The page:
To take on a role essayed by Uttam Kumar in a 'remake' of a film still fresh in the minds of audiences – that in itself would have been daunting. That Prosenjit did this in a film by a first-time film-maker (Srijit Mukherji) makes it that much more commendable. As superstar Arun Mukherjee, he not only conveys the arrogance of a superstar (just watch him say, 'kaak daak, kukur chillaye, aami obhinoy kori' – crows caw, dogs bark, I act), but also provides the audience an insight into a vulnerable core that enhances the portrayal immensely. Though I was sorely tempted to include Srijit's next film Baishe Srabon (2011) here, Autograph won over that; one, because Baishe was more a director's triumph, and two, because, as Birsa says, "he dared to play a role kind of similar to what Uttam Kumar had done and with autobiographical elements, which is never easy to do".
My personal favourite of the star's performances, this is the kind of film that fills one with awe and reverence, both for the actor and the director who has envisaged this. When he first comes on screen in a rundown library in a mofussil town in Bengal, it actually took me a few minutes to recognize him as Prosenjit, in a way that was different to Moner Manush. In the latter he had the crutches of make-up to fall back upon; in Jatishwar, there's none of that. The meekness, the vulnerability that he brings to the character torn between his everyday self and his belief about being a reincarnation of Anthony Firingee is heartbreaking. Then there's his self as the kobi gaan specialist, where every movement, every spoken word is choreographed to perfection, providing a fascinating counterpoint to his present-day Kushal Hazra. Interestingly enough, this is another role that Uttam Kumar had immortalized.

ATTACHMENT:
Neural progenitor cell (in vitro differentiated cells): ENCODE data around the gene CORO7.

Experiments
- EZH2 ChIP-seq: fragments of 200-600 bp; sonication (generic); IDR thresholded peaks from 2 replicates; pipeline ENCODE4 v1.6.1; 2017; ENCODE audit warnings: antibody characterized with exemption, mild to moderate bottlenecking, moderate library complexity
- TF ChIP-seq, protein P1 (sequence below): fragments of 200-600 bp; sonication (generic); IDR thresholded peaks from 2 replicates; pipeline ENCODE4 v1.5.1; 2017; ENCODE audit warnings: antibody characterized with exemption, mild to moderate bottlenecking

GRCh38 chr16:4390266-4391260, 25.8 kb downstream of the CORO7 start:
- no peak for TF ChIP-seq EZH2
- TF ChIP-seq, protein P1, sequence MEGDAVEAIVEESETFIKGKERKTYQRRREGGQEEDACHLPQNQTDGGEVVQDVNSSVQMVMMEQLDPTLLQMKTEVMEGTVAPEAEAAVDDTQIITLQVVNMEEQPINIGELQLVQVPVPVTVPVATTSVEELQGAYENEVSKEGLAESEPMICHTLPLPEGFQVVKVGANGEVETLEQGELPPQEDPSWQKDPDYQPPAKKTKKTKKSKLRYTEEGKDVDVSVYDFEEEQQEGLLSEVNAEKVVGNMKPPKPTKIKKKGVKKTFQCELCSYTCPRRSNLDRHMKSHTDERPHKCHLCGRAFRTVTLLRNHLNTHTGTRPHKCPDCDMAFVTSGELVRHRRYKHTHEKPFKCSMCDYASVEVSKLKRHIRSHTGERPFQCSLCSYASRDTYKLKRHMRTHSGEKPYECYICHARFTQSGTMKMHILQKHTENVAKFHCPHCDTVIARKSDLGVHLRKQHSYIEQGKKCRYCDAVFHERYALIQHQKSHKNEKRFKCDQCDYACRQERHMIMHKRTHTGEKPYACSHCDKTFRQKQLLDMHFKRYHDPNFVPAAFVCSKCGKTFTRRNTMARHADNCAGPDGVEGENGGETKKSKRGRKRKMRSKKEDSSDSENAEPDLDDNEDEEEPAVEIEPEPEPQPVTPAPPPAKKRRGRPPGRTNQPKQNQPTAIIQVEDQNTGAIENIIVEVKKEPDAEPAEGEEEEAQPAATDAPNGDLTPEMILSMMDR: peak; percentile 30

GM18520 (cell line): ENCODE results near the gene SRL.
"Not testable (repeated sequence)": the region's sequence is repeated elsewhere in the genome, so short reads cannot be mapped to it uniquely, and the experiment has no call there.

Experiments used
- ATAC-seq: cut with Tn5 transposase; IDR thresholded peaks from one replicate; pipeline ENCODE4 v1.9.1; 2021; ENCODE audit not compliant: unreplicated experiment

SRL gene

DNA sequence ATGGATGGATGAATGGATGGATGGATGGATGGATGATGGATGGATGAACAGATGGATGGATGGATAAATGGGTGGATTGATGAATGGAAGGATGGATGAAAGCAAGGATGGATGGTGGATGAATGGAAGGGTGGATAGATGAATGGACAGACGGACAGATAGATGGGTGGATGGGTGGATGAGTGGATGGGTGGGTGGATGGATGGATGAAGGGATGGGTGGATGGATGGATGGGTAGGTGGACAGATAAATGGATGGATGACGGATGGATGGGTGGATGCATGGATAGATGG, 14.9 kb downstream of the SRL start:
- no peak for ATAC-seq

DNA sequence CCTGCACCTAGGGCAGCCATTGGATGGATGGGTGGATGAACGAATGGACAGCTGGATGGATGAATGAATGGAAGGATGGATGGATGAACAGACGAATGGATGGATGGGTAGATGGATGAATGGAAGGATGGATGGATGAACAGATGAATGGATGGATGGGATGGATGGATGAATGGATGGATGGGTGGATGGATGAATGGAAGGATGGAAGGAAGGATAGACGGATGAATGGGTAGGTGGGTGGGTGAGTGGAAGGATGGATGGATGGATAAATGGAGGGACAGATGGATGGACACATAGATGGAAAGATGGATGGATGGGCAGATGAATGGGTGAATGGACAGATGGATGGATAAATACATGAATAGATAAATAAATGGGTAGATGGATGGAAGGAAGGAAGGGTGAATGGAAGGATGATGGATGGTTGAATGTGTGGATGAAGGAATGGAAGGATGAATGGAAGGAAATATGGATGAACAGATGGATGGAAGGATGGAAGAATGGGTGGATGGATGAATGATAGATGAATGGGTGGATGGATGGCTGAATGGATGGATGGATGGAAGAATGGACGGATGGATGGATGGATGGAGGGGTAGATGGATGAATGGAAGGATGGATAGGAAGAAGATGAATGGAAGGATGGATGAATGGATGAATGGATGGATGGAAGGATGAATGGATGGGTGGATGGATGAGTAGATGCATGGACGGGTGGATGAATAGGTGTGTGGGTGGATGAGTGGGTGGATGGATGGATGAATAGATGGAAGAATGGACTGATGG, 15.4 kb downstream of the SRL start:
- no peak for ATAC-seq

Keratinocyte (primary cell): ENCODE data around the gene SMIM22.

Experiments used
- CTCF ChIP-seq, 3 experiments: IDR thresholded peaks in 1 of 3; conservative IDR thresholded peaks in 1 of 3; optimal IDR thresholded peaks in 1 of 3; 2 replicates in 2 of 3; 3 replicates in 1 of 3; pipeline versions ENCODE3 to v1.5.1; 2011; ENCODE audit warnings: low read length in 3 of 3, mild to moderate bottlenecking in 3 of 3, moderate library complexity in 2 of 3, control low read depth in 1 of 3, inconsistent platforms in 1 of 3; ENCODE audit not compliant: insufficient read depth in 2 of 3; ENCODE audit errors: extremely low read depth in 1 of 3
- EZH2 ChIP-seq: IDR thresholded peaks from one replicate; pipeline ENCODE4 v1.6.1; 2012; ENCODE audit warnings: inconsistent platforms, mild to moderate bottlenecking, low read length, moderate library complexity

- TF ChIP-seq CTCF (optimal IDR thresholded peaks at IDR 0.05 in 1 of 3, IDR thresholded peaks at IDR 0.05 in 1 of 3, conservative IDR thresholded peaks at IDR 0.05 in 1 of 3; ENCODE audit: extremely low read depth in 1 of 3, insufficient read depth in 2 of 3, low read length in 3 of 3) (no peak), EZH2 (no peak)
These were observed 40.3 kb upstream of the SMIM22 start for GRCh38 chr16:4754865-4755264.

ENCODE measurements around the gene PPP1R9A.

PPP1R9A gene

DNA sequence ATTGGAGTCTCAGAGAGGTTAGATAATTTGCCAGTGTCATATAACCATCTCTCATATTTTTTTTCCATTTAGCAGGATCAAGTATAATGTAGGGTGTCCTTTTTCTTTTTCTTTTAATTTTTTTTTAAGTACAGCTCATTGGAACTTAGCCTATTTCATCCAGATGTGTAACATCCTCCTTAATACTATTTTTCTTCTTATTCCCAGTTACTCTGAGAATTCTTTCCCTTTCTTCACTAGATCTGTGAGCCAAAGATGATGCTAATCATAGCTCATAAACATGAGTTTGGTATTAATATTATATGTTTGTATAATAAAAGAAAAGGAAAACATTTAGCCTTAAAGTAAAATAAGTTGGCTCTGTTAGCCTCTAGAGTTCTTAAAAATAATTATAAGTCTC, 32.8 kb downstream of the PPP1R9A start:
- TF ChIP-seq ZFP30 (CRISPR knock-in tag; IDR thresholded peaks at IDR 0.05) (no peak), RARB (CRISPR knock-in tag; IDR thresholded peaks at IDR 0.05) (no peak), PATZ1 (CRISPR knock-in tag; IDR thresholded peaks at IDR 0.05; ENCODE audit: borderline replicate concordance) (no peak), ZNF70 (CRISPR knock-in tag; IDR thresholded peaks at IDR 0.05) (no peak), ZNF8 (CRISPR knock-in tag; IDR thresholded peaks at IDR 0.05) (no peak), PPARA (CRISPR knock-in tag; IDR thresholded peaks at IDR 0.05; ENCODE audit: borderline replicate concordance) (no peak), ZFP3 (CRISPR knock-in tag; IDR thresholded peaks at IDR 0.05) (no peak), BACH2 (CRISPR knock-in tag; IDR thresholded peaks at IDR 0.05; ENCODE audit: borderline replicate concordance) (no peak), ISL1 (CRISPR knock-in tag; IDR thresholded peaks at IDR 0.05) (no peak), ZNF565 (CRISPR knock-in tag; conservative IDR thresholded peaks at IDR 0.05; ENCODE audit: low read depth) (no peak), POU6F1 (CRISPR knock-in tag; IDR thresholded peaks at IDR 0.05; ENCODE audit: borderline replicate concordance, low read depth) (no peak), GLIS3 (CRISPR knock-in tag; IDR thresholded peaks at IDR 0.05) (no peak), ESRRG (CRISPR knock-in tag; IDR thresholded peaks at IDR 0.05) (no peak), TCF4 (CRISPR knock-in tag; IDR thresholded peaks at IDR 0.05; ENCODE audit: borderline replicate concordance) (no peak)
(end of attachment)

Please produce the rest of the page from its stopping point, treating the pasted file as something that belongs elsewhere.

I know, this will open me to brickbats aplenty – after all there are at least half a dozen films that one can reel off that should be here (not least Chokher Bali, Drishtikone, Shankhachil, Mayurakshi). Amar Sangi finds a place neither because the film broke any new ground artistically nor because of Prosenjit's performance. If anything, the film harked back to the mainstream Hindi cinema of the 1960s and a million other rich-boy-poor-girl romances that have been the staple diet of Indian cinema. But this is one for the past. This is the film that launched the 275 others, and even after thirty years, Prosenjit rendering 'Chirodini tumi je amaar' is a memory that endures.
Arindam Sil: Bumba-da's perseverance has enabled him to break away from the set acting pattern that existed in Bangla cinema for a while. My selection of the best five films of his is based on his ability to create believable flesh-and-blood characters: Unishe April, Chokher Bali, Moner Manush, Jaatishwar, Mayurakshi.
Jisshu Sengupta: It's his passion and dedication towards his craft that makes him the star he is … he eats, drinks and sleeps films. My list of favourites: Dosar, Chokher Bali, Jaatishwar.
Birsa Dasgupta: He is fearless, dedicated, he can sense tomorrow, and he is still "younger" than any of us. An inspiration. My list will include: Unishe April, Chokher Bali, Dosar, Moner Manush, Autograph.